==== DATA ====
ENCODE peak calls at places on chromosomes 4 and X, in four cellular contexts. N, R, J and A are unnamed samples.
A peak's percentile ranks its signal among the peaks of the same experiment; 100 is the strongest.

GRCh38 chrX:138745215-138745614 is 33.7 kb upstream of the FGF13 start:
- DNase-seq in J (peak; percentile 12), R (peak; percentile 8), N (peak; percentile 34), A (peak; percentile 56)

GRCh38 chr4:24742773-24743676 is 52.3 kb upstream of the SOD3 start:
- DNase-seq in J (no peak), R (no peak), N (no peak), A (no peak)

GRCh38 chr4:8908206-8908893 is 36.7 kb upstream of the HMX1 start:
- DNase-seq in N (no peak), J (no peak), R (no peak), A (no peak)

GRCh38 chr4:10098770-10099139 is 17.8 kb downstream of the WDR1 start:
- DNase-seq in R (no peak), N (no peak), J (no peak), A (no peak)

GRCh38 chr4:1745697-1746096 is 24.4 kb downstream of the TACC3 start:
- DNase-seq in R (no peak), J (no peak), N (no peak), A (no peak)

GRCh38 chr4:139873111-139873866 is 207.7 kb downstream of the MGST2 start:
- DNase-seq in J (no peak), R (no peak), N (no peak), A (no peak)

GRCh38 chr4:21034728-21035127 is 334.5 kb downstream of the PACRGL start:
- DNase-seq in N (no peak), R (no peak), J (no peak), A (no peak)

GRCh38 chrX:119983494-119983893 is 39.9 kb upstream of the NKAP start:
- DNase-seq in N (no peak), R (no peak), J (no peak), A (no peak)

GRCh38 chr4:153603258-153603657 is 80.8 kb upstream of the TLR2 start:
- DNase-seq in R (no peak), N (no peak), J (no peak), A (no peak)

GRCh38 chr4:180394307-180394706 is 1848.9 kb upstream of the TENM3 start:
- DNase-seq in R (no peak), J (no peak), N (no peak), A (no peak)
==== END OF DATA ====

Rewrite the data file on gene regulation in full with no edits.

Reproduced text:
ENCODE peak calls at places on chromosomes 4 and X, in four cellular contexts. N, R, J and A are unnamed samples.
A peak's percentile ranks its signal among the peaks of the same experiment; 100 is the strongest.

GRCh38 chrX:138745215-138745614 is 33.7 kb upstream of the FGF13 start:
- DNase-seq in J (peak; percentile 12), R (peak; percentile 8), N (peak; percentile 34), A (peak; percentile 56)

GRCh38 chr4:24742773-24743676 is 52.3 kb upstream of the SOD3 start:
- DNase-seq in J (no peak), R (no peak), N (no peak), A (no peak)

GRCh38 chr4:8908206-8908893 is 36.7 kb upstream of the HMX1 start:
- DNase-seq in N (no peak), J (no peak), R (no peak), A (no peak)

GRCh38 chr4:10098770-10099139 is 17.8 kb downstream of the WDR1 start:
- DNase-seq in R (no peak), N (no peak), J (no peak), A (no peak)

GRCh38 chr4:1745697-1746096 is 24.4 kb downstream of the TACC3 start:
- DNase-seq in R (no peak), J (no peak), N (no peak), A (no peak)

GRCh38 chr4:139873111-139873866 is 207.7 kb downstream of the MGST2 start:
- DNase-seq in J (no peak), R (no peak), N (no peak), A (no peak)

GRCh38 chr4:21034728-21035127 is 334.5 kb downstream of the PACRGL start:
- DNase-seq in N (no peak), R (no peak), J (no peak), A (no peak)

GRCh38 chrX:119983494-119983893 is 39.9 kb upstream of the NKAP start:
- DNase-seq in N (no peak), R (no peak), J (no peak), A (no peak)

GRCh38 chr4:153603258-153603657 is 80.8 kb upstream of the TLR2 start:
- DNase-seq in R (no peak), N (no peak), J (no peak), A (no peak)

GRCh38 chr4:180394307-180394706 is 1848.9 kb upstream of the TENM3 start:
- DNase-seq in R (no peak), J (no peak), N (no peak), A (no peak)